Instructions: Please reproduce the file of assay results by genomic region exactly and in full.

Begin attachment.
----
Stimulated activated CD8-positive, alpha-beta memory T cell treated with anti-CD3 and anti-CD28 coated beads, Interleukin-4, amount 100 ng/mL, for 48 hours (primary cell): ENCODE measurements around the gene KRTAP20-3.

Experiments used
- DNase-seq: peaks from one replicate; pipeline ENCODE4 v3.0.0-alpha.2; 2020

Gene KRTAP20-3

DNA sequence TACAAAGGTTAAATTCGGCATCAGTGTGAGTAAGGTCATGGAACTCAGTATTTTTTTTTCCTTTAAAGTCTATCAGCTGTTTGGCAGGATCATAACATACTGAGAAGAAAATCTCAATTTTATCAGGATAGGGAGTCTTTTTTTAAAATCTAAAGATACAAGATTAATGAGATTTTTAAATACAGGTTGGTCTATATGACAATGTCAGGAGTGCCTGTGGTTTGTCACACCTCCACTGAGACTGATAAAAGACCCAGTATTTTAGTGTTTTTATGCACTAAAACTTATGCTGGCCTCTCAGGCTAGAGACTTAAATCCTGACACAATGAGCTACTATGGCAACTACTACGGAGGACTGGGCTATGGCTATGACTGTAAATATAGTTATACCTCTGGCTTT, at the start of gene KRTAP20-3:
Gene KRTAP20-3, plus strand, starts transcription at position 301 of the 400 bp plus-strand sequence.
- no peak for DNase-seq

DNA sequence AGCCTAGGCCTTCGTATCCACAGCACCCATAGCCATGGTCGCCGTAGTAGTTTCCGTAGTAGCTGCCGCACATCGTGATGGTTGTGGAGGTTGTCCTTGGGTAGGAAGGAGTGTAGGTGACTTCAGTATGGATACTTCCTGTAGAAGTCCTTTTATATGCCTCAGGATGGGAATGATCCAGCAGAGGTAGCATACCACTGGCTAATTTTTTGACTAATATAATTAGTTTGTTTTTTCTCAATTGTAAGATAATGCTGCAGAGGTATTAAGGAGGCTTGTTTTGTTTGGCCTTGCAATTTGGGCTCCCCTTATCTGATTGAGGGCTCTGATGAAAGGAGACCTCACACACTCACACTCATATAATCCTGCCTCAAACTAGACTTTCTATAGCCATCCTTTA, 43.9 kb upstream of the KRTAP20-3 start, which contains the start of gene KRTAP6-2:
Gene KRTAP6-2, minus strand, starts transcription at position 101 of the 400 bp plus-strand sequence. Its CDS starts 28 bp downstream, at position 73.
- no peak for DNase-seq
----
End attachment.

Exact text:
Stimulated activated CD8-positive, alpha-beta memory T cell treated with anti-CD3 and anti-CD28 coated beads, Interleukin-4, amount 100 ng/mL, for 48 hours (primary cell): ENCODE measurements around the gene KRTAP20-3.

Experiments used
- DNase-seq: peaks from one replicate; pipeline ENCODE4 v3.0.0-alpha.2; 2020

Gene KRTAP20-3

DNA sequence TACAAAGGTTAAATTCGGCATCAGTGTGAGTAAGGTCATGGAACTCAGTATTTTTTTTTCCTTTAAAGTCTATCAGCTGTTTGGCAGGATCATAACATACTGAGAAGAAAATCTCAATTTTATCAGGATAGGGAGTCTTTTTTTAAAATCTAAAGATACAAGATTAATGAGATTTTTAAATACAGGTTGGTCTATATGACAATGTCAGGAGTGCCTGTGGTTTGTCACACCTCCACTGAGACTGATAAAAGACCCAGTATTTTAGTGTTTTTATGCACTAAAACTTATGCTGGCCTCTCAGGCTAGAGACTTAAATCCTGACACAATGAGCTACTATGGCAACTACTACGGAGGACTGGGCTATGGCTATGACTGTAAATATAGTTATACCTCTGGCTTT, at the start of gene KRTAP20-3:
Gene KRTAP20-3, plus strand, starts transcription at position 301 of the 400 bp plus-strand sequence.
- no peak for DNase-seq

DNA sequence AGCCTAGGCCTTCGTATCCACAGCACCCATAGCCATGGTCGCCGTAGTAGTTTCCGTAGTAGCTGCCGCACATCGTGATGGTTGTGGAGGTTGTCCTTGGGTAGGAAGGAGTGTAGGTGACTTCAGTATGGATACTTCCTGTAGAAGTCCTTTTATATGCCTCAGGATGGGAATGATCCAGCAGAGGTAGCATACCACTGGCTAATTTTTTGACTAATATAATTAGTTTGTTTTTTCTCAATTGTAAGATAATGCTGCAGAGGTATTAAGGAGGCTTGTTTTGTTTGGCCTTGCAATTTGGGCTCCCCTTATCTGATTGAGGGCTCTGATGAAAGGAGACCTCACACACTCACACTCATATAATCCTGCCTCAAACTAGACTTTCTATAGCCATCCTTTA, 43.9 kb upstream of the KRTAP20-3 start, which contains the start of gene KRTAP6-2:
Gene KRTAP6-2, minus strand, starts transcription at position 101 of the 400 bp plus-strand sequence. Its CDS starts 28 bp downstream, at position 73.
- no peak for DNase-seq